Ballard said officials were delighted by the game's financial performance, which included nearly $152 million in direct economic impact and the positive national exposure it brought to the city. He said an analysis found that about 84 cents of every dollar spent for Super Bowl stayed in Indianapolis.
"Those are the kind of numbers that I like -- somebody else spent money and Indy benefited from it, so I have four words for you: Let's do it again," Ballard said to applause during a news conference at Lucas Oil Stadium downtown.
Both Ballard and Indianapolis Colts owner Jim Irsay said they expected competition would be stiff for the city to land a second Super Bowl. Irsay said he is completely behind the new bid and said he had heard rave reviews from other league owners on Indianapolis' performance as a host city.
"We're not just another Midwestern city," he said.
Mild, sunny weather in Indy helped stave off fears that a "northern" Super Bowl would be a bummer because of cold temperatures, but organizers said they believe large crowds would have come in colder weather, too.
Irsay said the Super Bowl village activities and other events related to the game showed that the city best known as the home of the Indianapolis 500 auto race -- and ridiculed decades ago as "Naptown" by some detractors -- could pull off a big event in a unique way.
"Of course the weather cooperated," he said. "We probably had some expenditure on suntan lotion, maybe not sand for the snowplows."
Ballard said the city would submit its bid to the NFL for the 2018 game in early 2014 and that the league is expected to announce the winner in May of that year.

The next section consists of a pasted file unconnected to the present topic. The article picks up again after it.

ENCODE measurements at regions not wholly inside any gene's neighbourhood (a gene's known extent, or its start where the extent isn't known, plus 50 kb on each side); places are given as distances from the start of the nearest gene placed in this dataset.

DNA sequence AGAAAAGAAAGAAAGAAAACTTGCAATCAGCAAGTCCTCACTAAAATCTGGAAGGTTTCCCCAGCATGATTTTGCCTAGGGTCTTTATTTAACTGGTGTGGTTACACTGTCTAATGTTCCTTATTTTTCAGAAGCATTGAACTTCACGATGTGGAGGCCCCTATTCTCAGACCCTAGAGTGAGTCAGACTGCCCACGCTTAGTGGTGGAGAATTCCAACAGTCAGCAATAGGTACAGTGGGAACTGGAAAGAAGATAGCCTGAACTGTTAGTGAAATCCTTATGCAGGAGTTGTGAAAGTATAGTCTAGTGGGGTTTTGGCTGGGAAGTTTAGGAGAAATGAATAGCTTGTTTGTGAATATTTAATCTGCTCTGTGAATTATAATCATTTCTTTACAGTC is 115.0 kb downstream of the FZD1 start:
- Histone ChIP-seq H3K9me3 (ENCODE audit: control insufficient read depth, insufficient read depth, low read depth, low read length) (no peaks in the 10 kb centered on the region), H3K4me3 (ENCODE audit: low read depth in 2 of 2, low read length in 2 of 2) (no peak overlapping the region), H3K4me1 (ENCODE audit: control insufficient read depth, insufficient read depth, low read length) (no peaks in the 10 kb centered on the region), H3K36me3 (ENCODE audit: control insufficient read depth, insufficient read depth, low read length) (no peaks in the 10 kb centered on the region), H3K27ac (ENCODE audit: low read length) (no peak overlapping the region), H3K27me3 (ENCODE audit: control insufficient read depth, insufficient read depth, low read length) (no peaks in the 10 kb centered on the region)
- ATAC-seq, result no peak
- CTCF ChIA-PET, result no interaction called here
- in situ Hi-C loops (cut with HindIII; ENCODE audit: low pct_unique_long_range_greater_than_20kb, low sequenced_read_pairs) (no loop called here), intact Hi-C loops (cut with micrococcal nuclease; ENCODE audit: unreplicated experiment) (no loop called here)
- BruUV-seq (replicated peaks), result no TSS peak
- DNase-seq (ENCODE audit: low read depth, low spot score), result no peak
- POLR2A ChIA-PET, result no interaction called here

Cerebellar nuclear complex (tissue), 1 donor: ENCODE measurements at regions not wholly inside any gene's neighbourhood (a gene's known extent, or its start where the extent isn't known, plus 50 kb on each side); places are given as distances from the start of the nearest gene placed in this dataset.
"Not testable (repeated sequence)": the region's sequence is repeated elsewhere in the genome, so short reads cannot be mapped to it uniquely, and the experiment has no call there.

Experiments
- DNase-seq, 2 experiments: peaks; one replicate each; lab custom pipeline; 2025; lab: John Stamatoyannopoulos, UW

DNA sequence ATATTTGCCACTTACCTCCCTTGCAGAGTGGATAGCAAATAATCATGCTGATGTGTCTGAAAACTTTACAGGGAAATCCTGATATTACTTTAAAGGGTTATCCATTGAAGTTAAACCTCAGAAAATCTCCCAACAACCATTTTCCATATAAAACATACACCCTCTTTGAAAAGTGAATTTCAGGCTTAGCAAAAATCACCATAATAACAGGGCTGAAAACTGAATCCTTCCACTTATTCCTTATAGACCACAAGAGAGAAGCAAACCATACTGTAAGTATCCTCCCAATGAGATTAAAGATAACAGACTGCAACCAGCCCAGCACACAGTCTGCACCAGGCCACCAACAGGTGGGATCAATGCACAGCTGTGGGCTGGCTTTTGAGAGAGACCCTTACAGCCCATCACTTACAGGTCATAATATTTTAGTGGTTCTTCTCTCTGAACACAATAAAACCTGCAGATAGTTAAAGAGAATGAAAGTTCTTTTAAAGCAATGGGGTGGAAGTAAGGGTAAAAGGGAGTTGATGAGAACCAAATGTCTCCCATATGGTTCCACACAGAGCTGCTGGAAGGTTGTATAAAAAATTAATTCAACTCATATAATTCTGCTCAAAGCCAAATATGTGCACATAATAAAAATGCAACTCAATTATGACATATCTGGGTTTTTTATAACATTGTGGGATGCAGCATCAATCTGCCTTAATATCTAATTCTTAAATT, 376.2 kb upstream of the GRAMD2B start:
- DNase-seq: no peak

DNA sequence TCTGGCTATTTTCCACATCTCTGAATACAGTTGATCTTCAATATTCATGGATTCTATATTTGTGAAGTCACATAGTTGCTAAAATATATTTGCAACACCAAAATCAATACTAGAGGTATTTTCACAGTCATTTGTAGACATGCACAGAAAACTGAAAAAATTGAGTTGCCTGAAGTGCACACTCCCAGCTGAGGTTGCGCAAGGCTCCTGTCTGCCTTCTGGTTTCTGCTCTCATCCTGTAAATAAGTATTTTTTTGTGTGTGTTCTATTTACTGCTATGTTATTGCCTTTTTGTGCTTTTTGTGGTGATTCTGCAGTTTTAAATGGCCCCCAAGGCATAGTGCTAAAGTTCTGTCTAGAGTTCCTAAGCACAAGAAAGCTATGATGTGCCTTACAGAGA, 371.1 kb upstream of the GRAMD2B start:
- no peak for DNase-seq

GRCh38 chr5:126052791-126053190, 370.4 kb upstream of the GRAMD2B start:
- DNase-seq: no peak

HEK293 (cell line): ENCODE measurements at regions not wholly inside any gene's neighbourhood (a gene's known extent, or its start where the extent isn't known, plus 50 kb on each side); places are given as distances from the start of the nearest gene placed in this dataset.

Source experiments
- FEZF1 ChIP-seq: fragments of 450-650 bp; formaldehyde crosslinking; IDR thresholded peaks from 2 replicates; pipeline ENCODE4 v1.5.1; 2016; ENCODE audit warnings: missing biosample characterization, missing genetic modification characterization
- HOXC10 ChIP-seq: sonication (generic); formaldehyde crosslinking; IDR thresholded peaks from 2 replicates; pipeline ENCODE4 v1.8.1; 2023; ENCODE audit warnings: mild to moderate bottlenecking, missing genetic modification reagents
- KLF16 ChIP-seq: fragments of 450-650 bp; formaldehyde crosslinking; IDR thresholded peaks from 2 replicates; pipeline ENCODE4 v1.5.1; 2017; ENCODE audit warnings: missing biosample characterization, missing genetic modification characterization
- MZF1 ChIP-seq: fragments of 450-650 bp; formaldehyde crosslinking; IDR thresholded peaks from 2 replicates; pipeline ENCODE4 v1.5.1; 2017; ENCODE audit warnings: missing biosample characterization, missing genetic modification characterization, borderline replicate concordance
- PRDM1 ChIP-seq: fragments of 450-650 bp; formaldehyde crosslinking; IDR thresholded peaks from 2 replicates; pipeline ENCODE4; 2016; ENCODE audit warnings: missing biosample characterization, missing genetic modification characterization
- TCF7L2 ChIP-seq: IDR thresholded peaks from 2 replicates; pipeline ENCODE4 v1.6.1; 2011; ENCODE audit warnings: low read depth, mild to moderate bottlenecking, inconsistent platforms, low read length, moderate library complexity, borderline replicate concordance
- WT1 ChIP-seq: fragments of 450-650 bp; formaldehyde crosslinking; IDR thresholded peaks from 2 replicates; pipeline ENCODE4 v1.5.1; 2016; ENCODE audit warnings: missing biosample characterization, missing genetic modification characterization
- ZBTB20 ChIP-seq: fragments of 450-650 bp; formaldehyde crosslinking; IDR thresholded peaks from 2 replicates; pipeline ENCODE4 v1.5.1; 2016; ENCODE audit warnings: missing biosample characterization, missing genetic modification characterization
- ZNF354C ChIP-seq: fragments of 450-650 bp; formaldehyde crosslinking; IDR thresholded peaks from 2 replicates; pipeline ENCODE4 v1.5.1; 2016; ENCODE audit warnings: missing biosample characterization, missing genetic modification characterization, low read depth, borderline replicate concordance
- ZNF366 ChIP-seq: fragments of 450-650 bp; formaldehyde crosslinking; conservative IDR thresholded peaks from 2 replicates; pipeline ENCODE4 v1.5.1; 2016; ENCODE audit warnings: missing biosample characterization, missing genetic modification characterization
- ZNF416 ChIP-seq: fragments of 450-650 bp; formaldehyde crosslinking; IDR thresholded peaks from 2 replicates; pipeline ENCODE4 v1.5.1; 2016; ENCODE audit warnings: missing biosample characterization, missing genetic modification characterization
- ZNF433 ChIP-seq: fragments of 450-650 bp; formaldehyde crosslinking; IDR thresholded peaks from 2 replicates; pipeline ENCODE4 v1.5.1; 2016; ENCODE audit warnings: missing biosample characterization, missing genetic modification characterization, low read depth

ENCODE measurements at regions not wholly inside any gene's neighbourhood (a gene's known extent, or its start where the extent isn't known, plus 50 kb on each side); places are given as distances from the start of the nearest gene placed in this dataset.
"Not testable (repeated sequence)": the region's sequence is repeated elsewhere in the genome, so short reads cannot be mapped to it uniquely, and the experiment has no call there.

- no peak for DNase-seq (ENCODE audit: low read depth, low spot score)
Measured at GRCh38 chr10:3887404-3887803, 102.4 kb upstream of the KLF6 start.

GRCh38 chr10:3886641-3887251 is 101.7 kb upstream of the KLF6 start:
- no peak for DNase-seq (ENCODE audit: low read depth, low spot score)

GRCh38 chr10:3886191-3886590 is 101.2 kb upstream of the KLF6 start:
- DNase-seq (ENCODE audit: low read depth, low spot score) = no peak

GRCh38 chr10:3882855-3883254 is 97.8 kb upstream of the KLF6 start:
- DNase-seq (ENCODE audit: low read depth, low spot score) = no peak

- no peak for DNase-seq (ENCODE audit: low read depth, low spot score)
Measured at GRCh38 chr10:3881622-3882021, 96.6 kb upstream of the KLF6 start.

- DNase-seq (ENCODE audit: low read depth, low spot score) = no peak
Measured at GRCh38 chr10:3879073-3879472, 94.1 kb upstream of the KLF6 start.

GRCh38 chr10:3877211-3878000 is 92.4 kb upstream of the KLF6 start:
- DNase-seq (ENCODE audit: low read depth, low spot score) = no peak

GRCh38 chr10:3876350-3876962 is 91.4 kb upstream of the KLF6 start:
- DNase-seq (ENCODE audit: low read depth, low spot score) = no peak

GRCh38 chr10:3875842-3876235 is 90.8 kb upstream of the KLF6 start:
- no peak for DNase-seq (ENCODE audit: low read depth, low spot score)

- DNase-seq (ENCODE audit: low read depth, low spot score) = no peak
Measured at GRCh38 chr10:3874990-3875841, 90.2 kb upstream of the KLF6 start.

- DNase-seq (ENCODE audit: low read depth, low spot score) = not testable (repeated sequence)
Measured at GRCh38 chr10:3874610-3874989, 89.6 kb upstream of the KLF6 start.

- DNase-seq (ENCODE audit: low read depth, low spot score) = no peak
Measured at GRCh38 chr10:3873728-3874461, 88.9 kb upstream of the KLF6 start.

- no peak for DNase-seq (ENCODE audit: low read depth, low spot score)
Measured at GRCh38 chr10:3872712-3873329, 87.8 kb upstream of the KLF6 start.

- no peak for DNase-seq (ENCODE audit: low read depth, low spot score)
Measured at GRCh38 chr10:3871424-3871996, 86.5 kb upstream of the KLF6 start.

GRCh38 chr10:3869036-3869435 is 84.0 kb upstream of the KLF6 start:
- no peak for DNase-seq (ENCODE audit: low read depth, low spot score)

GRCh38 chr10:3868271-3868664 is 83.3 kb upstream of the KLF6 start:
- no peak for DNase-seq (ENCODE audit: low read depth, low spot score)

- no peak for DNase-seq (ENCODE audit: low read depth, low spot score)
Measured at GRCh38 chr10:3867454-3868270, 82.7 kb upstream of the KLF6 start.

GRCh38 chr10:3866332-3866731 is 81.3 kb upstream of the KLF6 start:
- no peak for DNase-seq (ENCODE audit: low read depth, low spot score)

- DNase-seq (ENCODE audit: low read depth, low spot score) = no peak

The game between the New York Giants and New England Patriots, and the pre-game events were widely considered a success. Indianapolis won praise for its cleanliness, friendliness and its compact downtown that made it easy for visitors to walk to events and restaurants.
QB Griffin III signs 4-year deal with Redskins
ASHBURN, Va. -- Robert Griffin III and the Washington Redskins ended their contract impasse Wednesday when the rookie quarterback signed a four-year, fully guaranteed deal worth $21.1 million. It also includes a club option for a fifth year.
Griffin's agent, Ben Dogra, told The Associated Press that the Heisman Trophy-winning quarterback agreed to terms and will be in Redskins rookie camp on Wednesday.
Griffin, the second overall pick in the draft out of Baylor, announced the news on Twitter, writing, "Well people....It's Time to go to Work!!! Off the unemployment line and oh yea HTTR!!!"
The latter stands for "Hail To The Redskins," the team's fight song.
Griffin will be on the field Wednesday for the third day of a five-day rookie camp. He wasn't considered a holdout because training camp doesn't officially begin until July 26.
The Redskins traded their first-round choices in 2012, 2013 and 2014 as well as their second-round pick this year to the St. Louis Rams on March 10 for the right to move up four spots to take Griffin.
Coach Mike Shanahan orchestrated the trade for Griffin, who threw for 4,293 yards and 37 touchdowns with just six interceptions and ran for 699 yards and 10 touchdowns in 2011 while leading Baylor to the Alamo Bowl.
Shanahan selected the 22-year-old Griffin the starter ahead of Grossman on the final day of rookie minicamp in May.
Washington made the big move after finishing last in the NFC East for a fourth straight year with a 5-11 record in 2011. That was the 16th season in the past 19 in which the Redskins didn't make the playoffs. During that span, they have started 21 quarterbacks. The most recent, Rex Grossman, committed 25 turnovers in 13 starts last season.